Sanjuro ★★★★

After the pleasure that was Yojimbo, I figured that it would only be in order to check out its subsequent sequel, and companion piece, Sanjuro. Interestingly enough, despite sharing a chronological timeline, as well as a mutual protagonist, the two films are surprisingly unalike.

There is a stark difference between Sanjuro and its predecessor, in both tone, scope, and ambition. Sanjuro is surprisingly streamlined, much more lighthearted, and outright humorous than Yojimbo. Where Yojimbo featured a reserved Sanjuro willing to exploit conflicts for self-gain, Sanjuro opts for a more clear-cut and heroic protagonist. Much of the subtlety and moral ambiguity found in Yojimbo is discarded and instead replaced with a fairly simplistic story. Right and wrong are unequivocal, there is not a moment of doubt about who the villains and heroes are. Where Yojimbo saw Sanjuro alternate between factions, leaving doubt towards his true intentions, Sanjuro simply has Sanjuro help out a group of young clansmen save their uncle. It’s a heist story centered around two warring tribes. It is not a complex narrative and lacks any major twists or turns. And, in all honesty, in many ways, it is kind of generic.

Does this streamlined approach come as a detriment to the film? Of course not. Sanjuro is a great, thrilling, action film that is thoroughly entertaining, exceptionally well made, and an absolute joy to watch. This is a blockbuster at its core, top-notch choreography and relentless fun without much emphasis on thematic depth. The direction is sharp, everything from the set design to the costumes are great, and the comedic elements are remarkably effective. No matter what context, Toshiro Mifune’s presence will forever remain absolutely engrossing. Sure, this film might lack the nuance and ambiguity that made Yojimbo all the more effective, but damn, Sanjuro is just such a joy to watch.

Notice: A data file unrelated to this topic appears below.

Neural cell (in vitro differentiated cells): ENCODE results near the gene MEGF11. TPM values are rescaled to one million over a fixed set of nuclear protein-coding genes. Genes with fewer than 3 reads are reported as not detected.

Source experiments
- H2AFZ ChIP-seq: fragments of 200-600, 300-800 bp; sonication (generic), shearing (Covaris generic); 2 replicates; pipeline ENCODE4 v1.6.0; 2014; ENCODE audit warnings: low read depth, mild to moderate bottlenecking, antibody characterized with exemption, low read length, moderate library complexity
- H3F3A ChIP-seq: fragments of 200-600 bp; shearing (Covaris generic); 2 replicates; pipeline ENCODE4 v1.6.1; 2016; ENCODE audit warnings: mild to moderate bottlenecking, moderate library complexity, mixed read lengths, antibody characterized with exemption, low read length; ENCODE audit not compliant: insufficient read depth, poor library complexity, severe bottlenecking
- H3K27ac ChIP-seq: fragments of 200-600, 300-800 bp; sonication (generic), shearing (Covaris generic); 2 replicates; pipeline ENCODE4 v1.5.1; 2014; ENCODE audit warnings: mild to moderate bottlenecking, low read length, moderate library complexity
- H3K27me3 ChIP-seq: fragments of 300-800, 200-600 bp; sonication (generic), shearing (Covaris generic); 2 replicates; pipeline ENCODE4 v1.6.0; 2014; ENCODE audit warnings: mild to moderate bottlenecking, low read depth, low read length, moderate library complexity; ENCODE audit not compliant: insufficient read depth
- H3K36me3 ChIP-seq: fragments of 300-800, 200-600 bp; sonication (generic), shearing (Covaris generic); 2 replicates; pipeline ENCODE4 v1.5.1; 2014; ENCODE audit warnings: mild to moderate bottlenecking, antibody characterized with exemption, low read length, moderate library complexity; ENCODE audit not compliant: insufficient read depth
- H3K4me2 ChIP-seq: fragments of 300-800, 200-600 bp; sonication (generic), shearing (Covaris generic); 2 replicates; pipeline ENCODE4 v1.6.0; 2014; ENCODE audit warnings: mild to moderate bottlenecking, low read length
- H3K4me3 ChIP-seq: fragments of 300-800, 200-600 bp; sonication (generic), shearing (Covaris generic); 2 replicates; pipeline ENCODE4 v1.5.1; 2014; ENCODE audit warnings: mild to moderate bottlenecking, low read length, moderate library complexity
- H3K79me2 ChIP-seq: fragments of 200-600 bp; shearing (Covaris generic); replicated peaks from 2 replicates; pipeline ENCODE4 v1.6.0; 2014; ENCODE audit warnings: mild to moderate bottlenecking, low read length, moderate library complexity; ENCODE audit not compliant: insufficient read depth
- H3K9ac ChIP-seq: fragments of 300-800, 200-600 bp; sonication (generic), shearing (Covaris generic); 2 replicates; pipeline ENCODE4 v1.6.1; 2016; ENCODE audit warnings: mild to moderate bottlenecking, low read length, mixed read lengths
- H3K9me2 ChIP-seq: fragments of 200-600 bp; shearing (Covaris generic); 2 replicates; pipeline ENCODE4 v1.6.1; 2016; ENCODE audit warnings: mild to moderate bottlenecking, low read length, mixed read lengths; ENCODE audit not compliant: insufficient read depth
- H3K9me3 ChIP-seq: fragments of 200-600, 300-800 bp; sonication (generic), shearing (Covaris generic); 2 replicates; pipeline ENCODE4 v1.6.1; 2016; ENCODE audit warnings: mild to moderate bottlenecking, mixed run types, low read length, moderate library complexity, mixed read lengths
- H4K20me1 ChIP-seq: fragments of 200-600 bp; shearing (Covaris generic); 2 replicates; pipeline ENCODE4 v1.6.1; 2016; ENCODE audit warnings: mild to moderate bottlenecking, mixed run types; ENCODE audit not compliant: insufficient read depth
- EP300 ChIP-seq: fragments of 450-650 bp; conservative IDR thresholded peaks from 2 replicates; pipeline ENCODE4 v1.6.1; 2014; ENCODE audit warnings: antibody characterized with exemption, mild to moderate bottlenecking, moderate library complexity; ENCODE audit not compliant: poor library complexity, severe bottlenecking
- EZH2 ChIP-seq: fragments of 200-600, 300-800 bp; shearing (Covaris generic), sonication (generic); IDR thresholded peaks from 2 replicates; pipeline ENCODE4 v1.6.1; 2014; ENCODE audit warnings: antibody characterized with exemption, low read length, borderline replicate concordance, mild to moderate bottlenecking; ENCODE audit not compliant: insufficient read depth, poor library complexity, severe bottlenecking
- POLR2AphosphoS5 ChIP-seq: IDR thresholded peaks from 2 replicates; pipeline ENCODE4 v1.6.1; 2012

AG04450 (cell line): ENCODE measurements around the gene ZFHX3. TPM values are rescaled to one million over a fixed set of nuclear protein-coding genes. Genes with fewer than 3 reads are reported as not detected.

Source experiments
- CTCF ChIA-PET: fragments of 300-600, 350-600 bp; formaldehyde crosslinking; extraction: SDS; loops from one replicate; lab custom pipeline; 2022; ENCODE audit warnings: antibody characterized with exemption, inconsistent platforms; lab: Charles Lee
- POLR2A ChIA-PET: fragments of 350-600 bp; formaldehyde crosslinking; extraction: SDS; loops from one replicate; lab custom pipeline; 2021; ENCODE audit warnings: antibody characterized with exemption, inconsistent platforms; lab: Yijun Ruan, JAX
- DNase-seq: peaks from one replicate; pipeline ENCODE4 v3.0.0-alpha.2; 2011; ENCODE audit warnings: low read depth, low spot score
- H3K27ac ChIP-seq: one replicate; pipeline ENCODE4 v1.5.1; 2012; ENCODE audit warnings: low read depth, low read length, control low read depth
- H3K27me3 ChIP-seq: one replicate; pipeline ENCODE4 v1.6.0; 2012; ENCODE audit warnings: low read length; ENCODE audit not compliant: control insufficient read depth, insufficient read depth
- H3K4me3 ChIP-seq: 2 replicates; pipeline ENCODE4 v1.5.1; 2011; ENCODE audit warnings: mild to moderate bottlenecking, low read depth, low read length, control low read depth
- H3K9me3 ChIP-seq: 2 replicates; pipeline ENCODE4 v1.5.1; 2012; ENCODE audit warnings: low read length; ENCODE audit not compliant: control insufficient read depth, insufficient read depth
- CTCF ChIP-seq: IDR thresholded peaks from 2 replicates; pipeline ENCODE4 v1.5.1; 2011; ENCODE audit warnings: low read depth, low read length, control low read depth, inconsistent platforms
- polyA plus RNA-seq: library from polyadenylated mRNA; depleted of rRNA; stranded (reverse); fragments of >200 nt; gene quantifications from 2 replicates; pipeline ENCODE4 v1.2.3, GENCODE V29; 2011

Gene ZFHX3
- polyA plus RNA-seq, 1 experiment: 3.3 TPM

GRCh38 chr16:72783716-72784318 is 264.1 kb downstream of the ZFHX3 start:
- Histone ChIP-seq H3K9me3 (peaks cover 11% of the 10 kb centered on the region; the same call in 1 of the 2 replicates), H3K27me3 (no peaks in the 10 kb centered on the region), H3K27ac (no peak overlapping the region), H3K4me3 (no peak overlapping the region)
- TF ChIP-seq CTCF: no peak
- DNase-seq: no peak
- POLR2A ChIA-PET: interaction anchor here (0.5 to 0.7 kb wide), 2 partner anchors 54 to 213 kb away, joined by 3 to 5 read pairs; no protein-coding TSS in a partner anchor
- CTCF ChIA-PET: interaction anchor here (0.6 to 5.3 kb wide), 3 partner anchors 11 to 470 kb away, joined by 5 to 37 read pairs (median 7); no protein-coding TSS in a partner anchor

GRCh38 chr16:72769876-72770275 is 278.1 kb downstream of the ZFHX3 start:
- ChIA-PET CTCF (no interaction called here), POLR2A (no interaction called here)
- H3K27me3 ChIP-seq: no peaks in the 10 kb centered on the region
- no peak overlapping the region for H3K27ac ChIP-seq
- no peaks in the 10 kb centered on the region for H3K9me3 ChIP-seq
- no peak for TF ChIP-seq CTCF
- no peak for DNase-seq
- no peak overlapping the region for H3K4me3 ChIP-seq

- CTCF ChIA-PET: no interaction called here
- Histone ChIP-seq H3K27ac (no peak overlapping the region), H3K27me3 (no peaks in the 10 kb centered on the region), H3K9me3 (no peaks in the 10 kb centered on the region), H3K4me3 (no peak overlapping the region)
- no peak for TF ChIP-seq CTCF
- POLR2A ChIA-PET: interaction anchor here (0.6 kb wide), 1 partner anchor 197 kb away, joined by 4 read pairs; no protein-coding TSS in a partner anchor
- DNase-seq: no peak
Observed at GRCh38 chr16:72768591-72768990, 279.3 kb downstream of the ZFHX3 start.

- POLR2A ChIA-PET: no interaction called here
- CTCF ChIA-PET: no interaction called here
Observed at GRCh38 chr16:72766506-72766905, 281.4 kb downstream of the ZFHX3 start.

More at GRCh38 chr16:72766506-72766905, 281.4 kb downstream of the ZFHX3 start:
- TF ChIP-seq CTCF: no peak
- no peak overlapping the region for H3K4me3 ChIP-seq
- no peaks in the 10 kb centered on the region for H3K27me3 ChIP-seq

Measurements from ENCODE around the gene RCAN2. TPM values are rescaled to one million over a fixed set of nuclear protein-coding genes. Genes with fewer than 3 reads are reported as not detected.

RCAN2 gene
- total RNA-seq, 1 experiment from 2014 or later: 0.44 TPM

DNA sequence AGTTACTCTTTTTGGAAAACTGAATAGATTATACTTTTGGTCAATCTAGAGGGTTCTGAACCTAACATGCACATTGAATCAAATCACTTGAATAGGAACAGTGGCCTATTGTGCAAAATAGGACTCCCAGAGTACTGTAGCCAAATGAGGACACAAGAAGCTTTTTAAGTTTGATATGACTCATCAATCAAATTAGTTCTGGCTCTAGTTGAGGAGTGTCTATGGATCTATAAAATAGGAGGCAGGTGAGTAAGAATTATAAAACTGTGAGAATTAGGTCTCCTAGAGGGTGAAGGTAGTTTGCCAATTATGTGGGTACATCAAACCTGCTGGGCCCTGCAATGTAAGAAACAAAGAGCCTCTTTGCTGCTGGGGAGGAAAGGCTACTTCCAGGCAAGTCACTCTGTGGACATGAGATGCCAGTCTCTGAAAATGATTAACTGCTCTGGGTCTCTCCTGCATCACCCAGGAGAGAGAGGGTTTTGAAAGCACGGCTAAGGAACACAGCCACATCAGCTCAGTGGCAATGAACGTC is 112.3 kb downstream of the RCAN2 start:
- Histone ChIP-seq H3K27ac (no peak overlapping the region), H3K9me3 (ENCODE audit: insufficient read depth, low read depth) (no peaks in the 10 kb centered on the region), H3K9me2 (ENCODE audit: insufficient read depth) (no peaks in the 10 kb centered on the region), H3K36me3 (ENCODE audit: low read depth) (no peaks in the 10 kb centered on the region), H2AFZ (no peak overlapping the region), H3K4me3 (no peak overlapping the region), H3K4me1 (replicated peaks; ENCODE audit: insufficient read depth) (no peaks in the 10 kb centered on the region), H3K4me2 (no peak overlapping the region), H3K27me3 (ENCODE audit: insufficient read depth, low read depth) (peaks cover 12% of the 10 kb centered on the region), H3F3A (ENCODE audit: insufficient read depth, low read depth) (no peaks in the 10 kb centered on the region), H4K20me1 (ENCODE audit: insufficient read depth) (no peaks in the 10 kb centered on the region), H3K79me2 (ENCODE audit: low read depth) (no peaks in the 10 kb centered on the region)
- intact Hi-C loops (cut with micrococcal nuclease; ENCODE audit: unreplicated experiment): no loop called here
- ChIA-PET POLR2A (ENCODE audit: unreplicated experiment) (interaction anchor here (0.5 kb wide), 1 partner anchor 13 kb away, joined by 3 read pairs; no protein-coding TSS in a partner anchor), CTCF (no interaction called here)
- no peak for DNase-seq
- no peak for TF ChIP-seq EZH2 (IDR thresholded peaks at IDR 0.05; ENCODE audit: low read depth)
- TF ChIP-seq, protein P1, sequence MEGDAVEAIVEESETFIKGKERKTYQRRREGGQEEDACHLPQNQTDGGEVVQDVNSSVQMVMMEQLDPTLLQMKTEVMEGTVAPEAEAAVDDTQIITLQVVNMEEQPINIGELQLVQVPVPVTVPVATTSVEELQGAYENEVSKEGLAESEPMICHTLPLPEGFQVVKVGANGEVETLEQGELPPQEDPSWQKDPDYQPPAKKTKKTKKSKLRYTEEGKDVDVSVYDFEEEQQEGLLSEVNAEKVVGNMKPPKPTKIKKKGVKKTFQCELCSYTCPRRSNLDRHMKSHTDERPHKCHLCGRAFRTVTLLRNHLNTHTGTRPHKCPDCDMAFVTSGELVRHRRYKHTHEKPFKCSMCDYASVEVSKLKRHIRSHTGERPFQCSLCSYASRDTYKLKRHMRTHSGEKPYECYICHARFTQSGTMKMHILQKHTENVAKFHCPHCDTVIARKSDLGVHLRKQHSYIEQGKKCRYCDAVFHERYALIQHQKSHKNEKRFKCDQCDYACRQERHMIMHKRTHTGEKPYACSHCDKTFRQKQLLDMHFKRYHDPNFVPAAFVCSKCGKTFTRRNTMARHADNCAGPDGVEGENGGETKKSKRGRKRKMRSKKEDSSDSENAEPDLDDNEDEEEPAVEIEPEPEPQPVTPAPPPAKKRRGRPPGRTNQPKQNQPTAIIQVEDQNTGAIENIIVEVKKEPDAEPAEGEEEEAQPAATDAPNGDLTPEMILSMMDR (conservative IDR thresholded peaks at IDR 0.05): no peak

Seeing how Kurosawa’s samurai films had a heavy influence on the western genre, and how Clint Eastwood starred in a trilogy of Westerns where he played, essentially, the same character in each. It made me wonder why there weren’t anymore further installments into this series because it could have worked pretty damn well. Sanjuro feels like an entry into a grander scheme of films about the same character. Toshiro Mifune’s character. The mysterious lone wolf that wanders from town to town, jumping from endeavor to endeavor. I might sound like an idiot but, you know what, I think the character lends well to the whole lone wanderer archetype. And I would have loved to have seen more films about his character and whatever conflicts he found himself in.

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